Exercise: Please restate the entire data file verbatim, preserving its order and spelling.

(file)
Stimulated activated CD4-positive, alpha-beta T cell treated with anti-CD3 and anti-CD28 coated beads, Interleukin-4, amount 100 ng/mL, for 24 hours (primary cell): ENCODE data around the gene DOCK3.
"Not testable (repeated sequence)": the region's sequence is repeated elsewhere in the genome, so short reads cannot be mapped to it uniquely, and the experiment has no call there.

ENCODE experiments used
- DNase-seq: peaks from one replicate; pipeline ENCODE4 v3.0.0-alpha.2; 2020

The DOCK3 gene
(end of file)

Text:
Stimulated activated CD4-positive, alpha-beta T cell treated with anti-CD3 and anti-CD28 coated beads, Interleukin-4, amount 100 ng/mL, for 24 hours (primary cell): ENCODE data around the gene DOCK3.
"Not testable (repeated sequence)": the region's sequence is repeated elsewhere in the genome, so short reads cannot be mapped to it uniquely, and the experiment has no call there.

ENCODE experiments used
- DNase-seq: peaks from one replicate; pipeline ENCODE4 v3.0.0-alpha.2; 2020

The DOCK3 gene